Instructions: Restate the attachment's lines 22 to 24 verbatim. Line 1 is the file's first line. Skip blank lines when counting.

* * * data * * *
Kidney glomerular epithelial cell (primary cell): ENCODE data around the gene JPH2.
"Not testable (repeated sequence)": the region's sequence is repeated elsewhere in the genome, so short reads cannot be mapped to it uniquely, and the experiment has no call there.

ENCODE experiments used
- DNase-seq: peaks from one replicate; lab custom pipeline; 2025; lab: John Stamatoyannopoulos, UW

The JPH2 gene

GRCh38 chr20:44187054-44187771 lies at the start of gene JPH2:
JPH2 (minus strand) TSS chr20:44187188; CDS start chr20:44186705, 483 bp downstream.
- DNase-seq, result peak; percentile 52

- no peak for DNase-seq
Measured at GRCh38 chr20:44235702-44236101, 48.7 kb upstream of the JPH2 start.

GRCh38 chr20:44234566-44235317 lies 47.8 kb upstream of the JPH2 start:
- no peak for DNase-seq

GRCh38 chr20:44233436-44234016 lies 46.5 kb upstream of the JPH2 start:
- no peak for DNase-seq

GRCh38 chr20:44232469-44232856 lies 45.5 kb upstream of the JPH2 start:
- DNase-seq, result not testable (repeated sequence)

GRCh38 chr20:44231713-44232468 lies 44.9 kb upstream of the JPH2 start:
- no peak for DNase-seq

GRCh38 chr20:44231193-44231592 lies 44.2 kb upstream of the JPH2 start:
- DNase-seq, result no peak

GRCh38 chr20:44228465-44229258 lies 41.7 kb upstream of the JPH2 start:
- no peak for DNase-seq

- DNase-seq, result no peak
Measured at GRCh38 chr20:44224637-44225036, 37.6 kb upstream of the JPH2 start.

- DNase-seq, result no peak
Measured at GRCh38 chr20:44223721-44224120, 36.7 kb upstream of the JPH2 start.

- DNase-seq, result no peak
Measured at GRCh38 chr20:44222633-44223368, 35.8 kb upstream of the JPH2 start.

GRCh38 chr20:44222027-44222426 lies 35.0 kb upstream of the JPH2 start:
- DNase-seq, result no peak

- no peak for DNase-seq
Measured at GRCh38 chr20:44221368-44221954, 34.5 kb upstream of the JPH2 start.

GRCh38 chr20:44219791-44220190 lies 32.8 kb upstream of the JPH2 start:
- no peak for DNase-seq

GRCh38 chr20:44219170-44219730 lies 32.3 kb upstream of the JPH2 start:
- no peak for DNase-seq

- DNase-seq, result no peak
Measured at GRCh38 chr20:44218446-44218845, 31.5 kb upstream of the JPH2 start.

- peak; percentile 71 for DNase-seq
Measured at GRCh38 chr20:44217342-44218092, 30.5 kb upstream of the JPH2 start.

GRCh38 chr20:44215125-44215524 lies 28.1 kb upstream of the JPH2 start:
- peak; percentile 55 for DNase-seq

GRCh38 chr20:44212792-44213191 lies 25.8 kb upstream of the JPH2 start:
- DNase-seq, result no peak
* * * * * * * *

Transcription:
- no peak for DNase-seq

- DNase-seq, result no peak
Measured at GRCh38 chr20:44224637-44225036, 37.6 kb upstream of the JPH2 start.